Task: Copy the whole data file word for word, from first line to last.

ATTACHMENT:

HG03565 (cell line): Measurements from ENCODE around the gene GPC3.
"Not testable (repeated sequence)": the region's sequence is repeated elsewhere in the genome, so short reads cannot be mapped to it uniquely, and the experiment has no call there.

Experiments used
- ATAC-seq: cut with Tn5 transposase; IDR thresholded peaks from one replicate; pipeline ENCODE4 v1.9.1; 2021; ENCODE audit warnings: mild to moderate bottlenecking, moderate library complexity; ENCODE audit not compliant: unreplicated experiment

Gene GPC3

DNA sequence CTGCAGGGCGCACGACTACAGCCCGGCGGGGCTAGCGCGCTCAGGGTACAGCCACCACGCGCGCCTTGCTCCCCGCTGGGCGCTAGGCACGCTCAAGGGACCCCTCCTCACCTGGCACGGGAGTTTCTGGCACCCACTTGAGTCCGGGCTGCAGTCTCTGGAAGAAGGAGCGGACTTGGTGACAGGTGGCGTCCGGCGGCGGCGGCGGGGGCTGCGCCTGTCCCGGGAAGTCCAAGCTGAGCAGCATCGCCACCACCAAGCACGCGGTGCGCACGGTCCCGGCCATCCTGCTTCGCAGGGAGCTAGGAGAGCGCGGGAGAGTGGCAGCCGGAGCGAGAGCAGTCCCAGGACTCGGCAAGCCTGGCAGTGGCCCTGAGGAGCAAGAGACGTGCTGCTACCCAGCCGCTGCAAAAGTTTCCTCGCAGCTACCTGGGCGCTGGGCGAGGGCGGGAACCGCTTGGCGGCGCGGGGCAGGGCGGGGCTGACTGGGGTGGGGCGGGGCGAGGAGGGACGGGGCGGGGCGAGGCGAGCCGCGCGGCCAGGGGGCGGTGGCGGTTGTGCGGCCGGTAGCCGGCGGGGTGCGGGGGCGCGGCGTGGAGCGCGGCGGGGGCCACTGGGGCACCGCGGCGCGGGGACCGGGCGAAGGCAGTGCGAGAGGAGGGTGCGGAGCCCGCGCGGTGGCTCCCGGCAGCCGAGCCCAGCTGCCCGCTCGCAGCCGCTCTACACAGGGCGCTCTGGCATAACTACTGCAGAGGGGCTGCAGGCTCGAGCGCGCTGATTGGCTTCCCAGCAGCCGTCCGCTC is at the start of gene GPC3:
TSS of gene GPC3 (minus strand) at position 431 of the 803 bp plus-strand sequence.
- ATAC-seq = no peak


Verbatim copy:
HG03565 (cell line): Measurements from ENCODE around the gene GPC3.
"Not testable (repeated sequence)": the region's sequence is repeated elsewhere in the genome, so short reads cannot be mapped to it uniquely, and the experiment has no call there.

Experiments used
- ATAC-seq: cut with Tn5 transposase; IDR thresholded peaks from one replicate; pipeline ENCODE4 v1.9.1; 2021; ENCODE audit warnings: mild to moderate bottlenecking, moderate library complexity; ENCODE audit not compliant: unreplicated experiment

Gene GPC3

DNA sequence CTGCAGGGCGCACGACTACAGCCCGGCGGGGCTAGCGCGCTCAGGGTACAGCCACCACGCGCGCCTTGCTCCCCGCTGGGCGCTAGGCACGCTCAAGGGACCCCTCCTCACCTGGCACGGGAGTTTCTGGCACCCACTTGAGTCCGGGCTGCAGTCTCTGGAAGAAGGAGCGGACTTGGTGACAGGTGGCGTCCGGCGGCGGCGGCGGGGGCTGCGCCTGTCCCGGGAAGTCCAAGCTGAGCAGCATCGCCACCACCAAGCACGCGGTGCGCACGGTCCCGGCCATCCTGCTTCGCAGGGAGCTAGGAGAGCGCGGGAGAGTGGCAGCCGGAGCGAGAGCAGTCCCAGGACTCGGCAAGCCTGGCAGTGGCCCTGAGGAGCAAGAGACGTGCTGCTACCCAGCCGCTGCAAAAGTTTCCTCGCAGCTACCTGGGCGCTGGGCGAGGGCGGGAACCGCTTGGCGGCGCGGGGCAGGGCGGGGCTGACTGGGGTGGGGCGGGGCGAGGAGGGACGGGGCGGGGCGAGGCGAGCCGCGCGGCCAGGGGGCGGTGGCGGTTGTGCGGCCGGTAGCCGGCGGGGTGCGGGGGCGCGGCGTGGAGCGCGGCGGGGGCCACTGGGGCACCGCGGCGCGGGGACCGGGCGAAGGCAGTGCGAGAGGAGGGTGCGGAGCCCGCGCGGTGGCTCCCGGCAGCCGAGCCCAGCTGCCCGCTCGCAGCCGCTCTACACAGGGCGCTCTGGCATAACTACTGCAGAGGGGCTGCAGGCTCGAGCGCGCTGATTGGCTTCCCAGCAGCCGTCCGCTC is at the start of gene GPC3:
TSS of gene GPC3 (minus strand) at position 431 of the 803 bp plus-strand sequence.
- ATAC-seq = no peak